Fall Northampton Special Exhibit

Peter Petrochko's impressive wood sculptures, vessels and furniture are the serendipitous product of his combined studies in architecture and fine arts. His pieces range from geometrically patterned bandsawn vessels to more natural vessels which are hand carved from a single log. His work resides in the White House Collection of American Crafts, Boston Museum of Fine Arts, Yale University and the Mint Museum, as well as numerous public and private collections around the world.  "Amphoric Tent Series" made with five exotic woods. 12 inches high.James Kitchen has been welding scrap metal into sculpture for ten years, and continues to gain recognition in the world of fine arts, selling to an ever widening circle of collectors nationwide. All of the metal in his sculptures come from local farms, antique stores, auctions, and occasionally a neighbor who leaves a pile of interesting objects in Kitchen’s driveway. Kitchen has a powerful sense of creativity and a nonstop passionate drive, which turns those piles into incredible works of art. He uses nature to mature and nurture his sculptures into the finest rust patina and does little else to alter the metal. “I feel part historian and part archeologist, creating new life,” he says. “In my heart I feel this is my calling in life....everything I have done leads up to this.”  "Einstein's Onion", welded metal and found objects, 9'tall. Chesterfield, MA 01012;SculptureImages: Aaron Macsai, Brooch • Sharon London, Shawl • Emily Williams, Art Quilt • Peter Petrochko, Wooden Bowl • James Kitchen, Found Object Sculpture • Gary Zack, Painting • Jeffrey Green, Photography • Craig Kassan, Wood Sculpture • Danny Polk, Blown Glass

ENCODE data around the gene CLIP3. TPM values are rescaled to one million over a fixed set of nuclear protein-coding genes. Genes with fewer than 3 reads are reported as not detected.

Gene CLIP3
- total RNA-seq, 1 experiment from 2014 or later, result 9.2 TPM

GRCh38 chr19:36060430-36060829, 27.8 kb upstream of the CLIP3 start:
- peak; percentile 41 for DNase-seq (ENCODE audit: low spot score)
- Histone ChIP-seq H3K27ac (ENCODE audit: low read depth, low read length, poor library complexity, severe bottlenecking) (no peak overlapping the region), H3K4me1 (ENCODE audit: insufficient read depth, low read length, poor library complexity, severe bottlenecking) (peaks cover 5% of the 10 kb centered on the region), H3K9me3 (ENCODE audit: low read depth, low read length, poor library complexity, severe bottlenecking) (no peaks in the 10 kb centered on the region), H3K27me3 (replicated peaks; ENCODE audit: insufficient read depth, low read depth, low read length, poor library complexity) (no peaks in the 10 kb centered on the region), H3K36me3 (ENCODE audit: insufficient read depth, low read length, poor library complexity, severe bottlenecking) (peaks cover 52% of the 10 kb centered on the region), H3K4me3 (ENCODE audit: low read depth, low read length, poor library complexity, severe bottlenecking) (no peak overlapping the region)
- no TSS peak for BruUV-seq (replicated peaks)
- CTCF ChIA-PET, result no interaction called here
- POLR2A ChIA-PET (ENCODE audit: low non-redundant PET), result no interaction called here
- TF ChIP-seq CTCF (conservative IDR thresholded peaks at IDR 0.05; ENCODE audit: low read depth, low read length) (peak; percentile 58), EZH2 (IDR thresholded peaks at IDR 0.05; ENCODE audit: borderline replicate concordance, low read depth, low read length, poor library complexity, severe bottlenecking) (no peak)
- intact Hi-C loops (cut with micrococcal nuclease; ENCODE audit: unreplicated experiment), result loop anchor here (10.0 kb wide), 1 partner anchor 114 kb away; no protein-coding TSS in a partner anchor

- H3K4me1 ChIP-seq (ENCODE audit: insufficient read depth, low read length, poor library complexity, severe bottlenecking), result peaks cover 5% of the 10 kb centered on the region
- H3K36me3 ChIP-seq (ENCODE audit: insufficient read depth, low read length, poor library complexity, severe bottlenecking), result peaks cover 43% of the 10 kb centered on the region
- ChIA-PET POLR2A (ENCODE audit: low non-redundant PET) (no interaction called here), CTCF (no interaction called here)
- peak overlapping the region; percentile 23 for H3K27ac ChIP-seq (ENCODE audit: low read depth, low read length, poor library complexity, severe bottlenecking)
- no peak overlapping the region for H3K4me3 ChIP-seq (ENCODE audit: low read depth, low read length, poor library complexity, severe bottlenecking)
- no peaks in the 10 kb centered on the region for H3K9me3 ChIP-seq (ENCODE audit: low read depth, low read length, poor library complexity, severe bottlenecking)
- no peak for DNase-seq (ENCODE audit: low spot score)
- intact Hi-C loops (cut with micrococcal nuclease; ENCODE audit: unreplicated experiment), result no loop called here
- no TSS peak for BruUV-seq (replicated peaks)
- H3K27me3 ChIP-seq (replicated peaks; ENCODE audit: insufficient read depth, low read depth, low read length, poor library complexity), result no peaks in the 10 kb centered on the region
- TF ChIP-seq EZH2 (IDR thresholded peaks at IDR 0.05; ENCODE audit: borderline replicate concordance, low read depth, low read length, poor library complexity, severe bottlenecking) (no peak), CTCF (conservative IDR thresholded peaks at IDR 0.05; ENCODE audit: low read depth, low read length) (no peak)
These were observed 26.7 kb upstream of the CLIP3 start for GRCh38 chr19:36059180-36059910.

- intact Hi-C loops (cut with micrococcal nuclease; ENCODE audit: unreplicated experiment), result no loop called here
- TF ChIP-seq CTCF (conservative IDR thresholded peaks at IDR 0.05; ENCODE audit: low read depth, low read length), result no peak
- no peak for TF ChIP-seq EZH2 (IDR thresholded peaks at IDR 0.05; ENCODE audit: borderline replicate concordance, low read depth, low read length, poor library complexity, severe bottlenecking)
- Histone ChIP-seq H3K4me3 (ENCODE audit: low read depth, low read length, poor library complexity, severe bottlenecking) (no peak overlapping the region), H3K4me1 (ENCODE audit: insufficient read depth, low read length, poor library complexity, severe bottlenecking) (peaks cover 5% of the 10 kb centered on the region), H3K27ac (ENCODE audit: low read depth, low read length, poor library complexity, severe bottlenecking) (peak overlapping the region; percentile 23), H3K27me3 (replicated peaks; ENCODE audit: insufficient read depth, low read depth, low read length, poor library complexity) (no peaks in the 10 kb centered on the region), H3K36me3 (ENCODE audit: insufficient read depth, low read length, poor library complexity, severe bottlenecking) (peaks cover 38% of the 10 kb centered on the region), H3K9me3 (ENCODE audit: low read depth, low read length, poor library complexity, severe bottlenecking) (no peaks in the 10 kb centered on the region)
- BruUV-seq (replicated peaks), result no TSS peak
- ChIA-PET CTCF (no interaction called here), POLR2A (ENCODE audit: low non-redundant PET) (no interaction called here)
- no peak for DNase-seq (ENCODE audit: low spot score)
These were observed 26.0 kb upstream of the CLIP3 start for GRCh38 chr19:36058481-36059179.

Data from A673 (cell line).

Abstract Thoughts

Abstract art is uniquely modern. It is a fundamentally romantic response to modern life – rebellious, individualistic, unconventional, sensitive, irritable. – Robert Motherwell 

Looking deeply at abstract art can take you down a rabbit hole. What image did the painter or sculptor have in their head when they started? How did they get from there to here?

There is no abstract art. You must always start with something. Afterward you can remove all traces of reality.

– Pablo Picasso

If you delve into its linguistic roots, the term abstraction means “something pulled or drawn away”. Abstract art, therefore, is art that has moved away from the representation of physical objects or places to show something beyond that. Abstract art dares our visual system to interpret an image that is fundamentally different from the kind of images our brain has evolved to recognize. The Tate Museum in London defines abstract art as “art that does not attempt to represent an accurate depiction of a visual reality but instead uses shapes, colours, forms and gestural marks to achieve its effect.”

Modern times, with fast-paced inventions, global upheavals, and constant change, challenges artists to view the world in a way that is outside of time and place. This fall you will find many of our artists taking the leap into abstraction in painting, photography, and sculpture. Abstract design in furniture, home furnishings, wearable art and jewelry also draws inspiration from the same aesthetic well, resulting in remarkably playful works that in the hands of Paradise City’s makers achieve both sophistication and beauty.

As you wander the show, appreciating the painterly landscapes, the portraits and cityscapes, the faces and figures that populate the aesthetic landscape around you, let yourself get distracted by abstraction…. and see what treasures you can find!